HR Alert: Government challenge change on criminal records checks

SOME prospective employees in England and Wales may not have to disclose their criminal records following a landmark court ruling.

SOME prospective employees in England and Wales may not have to disclose their criminal records following a landmark court ruling.

The Court of Appeal decided that a requirement to disclose criminal convictions when applying for certain jobs is a breach of a person’s human rights. The scheme in Scotland, known as Protecting Vulnerable Groups (PVG), is not under review.

The government, however, is set to challenge the ruling. At the heart of the Court of Appeal ruling is the issue of declaring ‘spent’ criminal convictions – crimes, often minor, which were committed a long time ago.

The disclosure of old convictions and cautions was designed to protect children and vulnerable adults. Those applying to work with those groups must be subject to an enhanced check under which spent convictions are disclosed.

A number of recent cases led to the Court of Appeal ruling.

The first involved a 21-year-old man who discovered that police warnings he had received in relation to stolen bicycles when he was 11 years old were being disclosed, causing a detrimental effect on his employment and study opportunities.

Another case concerned a female who applied to work with vulnerable adults and was refused as her disclosure revealed she had received a shoplifting caution 10 years prior. The final case was that of another female who had a conviction for manslaughter and robbery, which would never be deemed ‘spent’ under the existing system.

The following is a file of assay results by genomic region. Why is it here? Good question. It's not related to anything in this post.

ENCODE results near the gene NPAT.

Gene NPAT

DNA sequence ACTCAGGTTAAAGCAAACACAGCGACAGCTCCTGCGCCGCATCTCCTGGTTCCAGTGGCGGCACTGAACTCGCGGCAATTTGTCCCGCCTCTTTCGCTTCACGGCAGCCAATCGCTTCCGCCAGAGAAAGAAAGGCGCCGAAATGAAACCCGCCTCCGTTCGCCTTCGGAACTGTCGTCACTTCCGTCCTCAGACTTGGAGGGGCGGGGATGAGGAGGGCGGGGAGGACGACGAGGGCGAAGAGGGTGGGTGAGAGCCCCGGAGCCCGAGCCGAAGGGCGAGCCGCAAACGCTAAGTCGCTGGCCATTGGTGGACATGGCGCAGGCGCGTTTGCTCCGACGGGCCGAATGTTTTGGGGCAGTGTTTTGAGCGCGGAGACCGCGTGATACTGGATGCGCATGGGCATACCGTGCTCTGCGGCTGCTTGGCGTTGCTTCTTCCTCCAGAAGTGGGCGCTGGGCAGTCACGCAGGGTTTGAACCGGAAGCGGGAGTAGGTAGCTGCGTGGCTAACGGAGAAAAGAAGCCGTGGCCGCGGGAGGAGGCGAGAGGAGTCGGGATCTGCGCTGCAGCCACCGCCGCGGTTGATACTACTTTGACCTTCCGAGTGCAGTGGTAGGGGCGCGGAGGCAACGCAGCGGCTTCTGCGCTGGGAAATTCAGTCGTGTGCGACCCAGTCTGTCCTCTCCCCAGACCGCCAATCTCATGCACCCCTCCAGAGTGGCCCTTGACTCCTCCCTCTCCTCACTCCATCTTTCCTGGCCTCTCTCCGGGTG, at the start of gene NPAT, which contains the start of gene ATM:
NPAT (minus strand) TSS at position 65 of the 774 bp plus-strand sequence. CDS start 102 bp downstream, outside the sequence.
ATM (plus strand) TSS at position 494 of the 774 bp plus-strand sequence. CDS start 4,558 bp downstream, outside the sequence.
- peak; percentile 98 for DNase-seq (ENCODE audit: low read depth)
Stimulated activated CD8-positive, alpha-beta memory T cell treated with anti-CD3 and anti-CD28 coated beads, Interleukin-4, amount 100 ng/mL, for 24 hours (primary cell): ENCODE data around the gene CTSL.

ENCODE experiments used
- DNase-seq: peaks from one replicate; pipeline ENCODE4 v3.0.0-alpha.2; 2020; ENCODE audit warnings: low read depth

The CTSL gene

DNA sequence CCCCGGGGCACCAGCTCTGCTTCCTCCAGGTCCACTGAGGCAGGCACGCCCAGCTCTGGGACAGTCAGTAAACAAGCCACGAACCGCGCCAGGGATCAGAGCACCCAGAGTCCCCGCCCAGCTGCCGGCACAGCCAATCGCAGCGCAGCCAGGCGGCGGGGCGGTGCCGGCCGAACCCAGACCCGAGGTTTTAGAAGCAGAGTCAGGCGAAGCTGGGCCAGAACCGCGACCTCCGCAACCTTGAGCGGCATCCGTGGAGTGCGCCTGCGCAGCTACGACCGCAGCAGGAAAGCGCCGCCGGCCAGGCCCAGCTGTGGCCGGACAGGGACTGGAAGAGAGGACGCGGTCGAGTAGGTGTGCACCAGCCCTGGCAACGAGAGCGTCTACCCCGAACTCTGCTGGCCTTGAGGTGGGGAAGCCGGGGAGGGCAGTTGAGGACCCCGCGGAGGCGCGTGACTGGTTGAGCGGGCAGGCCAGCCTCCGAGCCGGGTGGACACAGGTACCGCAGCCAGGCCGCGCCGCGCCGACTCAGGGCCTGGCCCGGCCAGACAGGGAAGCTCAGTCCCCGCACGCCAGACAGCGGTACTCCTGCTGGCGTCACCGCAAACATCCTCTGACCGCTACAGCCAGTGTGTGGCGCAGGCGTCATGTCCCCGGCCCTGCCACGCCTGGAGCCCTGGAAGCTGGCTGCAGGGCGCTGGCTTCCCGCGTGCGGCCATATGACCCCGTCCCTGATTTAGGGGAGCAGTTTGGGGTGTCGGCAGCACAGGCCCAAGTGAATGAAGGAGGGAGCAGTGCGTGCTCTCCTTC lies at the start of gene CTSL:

The argument made was that disclosure of such convictions interfered with the right to a private life, under article 8 of the Human Rights Act.

The Court of Appeal accepted the need for criminal records checks but ruled that disclosure of all convictions and cautions, including spent ones, was disproportionate - especially where people were children at the time of the offence. They felt that this approach was incompatible with the right to a private life.

The Court of Appeal backed the first two appeals but the third, with the unspent conviction for manslaughter and robbery, was refused as the Court took the view that some offences are so serious they should always be disclosed.

The government is taking its case to the Supreme Court. But if the Supreme Court backs the Court of Appeal’s decision then the current criminal records check system will have to be reformed to introduce a ‘proportionate system’.

In the meantime, while it is under review, it is business as usual for those who wish to continue undertaking such checks.